This State is on Fire!

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Not literally but this was the scream headline in today’s paper. Guess we’ve quickly gone from being a hot spot to being on fire. I didn’t bother reading the story but there was another headline about how the response hasn’t been strong enough. I’m getting a little tired of the people who just want to shut everything down and keep us all trapped at home but more on that later.

Since our governor has taken what I consider a more measured approach, things haven’t been shut down which is nice because there are so many Christmas themed things to do in our city. It is very different this year of course. You can’t just show up at a museum and expect to get in. Everything requires timed tickets so they can control crowd size. Although, they don’t kick you out so it really just keeps the entrance line from backing up.

Masks are everywhere. One place required a temperature check and that we sanitize our hands before entry. Safety first y’all. For the one gallery that everyone wanted to see, they controlled the crowd so you couldn’t enter until the last party had moved on to the next exhibit. There were plexiglass shields and the path was one way through the exhibit – no back tracking allowed. The galleries without the Christmas theme had no such restrictions.

At one place, the bathroom doors were held open (less surfaces to touch and clean). At the other place, they had closed off stalls and sinks. The other museum we went does a festival of Christmas trees with local organizations/charities decorating trees in various themes. Again, they had arrows on the ground to direct you along a path but they weren’t as concerned with back tracking. In certain areas where there were smaller spaces, they had people around to make sure the crowds didn’t get too large.

The only things I felt was overkill was the gift store in one place that required you to put on disposable gloves before you went in. Understand that is probably done to make people feel safe and secure but I think the science is pretty clear that unless someone wipes their nose and touches something and you pick it up, it is highly unlikely that you’ll catch it from handling objects.

We did one outdoor light show at our zoo. They also limited access to the buildings and we decided to not wait in line. Wearing a mask outdoors in the cold was actually kind of a positive. On the one hand, it was nice that it kept crowds down. The downside is that in all these places, it kind of forces you to hurry through – well it does if you are the considerate type who thinks of others. After all, the longer you stand in front of something, the longer someone else has to stand in line waiting to get in.

To me, most of this was reasonable. I know other places have again shut down places like this and I’m sure there are those who feel that we should have done the same. Because we are “on fire”. Again, I’m not minimizing the seriousness of this thing but if our only focus in on the numbers, then we miss the big picture. There are costs to every action. For example, buried on the front page of the “on fire” paper was a headline for a story detailing the number of restaurants that have completely gone away during this thing. That is a significant number of lives that are impacted and there are going to be long term costs.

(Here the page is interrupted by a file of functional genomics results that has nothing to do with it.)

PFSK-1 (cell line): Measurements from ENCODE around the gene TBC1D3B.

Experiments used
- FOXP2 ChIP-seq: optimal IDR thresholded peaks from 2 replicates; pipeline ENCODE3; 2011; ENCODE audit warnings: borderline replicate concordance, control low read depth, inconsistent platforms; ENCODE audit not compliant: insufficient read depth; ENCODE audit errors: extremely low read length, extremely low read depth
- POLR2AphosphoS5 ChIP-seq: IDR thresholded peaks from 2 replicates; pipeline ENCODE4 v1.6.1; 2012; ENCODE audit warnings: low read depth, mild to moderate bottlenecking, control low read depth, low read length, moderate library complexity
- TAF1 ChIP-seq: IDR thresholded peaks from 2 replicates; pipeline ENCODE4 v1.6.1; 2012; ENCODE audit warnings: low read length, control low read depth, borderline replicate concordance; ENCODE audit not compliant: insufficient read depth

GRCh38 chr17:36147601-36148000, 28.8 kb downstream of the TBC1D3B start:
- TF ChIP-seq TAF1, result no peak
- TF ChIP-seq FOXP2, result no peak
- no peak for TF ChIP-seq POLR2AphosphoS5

I guess because a lot of what is going on are things we don’t see. We can’t avoid the numbers and endless scare headlines. But if you keep people shut in and fearful for an extended period of time, I can’t help but feel there will be serious mental health issues down the road. Or perhaps happening right now. Just my opinion but we need things that feel “normal” just to provide some needed distractions. And I think they can be done safely and people can make decisions about how much risk they are willing to take. I’m sure others will disagree but that’s just how I see it.

Here’s what “on fire” looks like. The solid blue line is a ten day average of newly reported cases with the scale on the left. The dotted orange line is a ten day average of newly reported deaths. The dip is the Thanksgiving disruption. This is evidence that deaths lag cases. I really should have waited a couple of days because we had a significant number of newly reported cases from 12/2 to 12/4. The rest of this week will show whether that was a new leg up or just clearing Thanksgiving back log. But the high numbers give the media the excuse to stir up panic.

One thing we should start to see as well is hospitalizations going back up. There is less of a lag between cases and hospitalizations and if that bump in cases is a new leg up, then we should be seeing hospitalizations start another leg up. Right now, that hasn’t happened. But it is one of the signs I’ll be waiting for before concurring that we are actually “on fire”.

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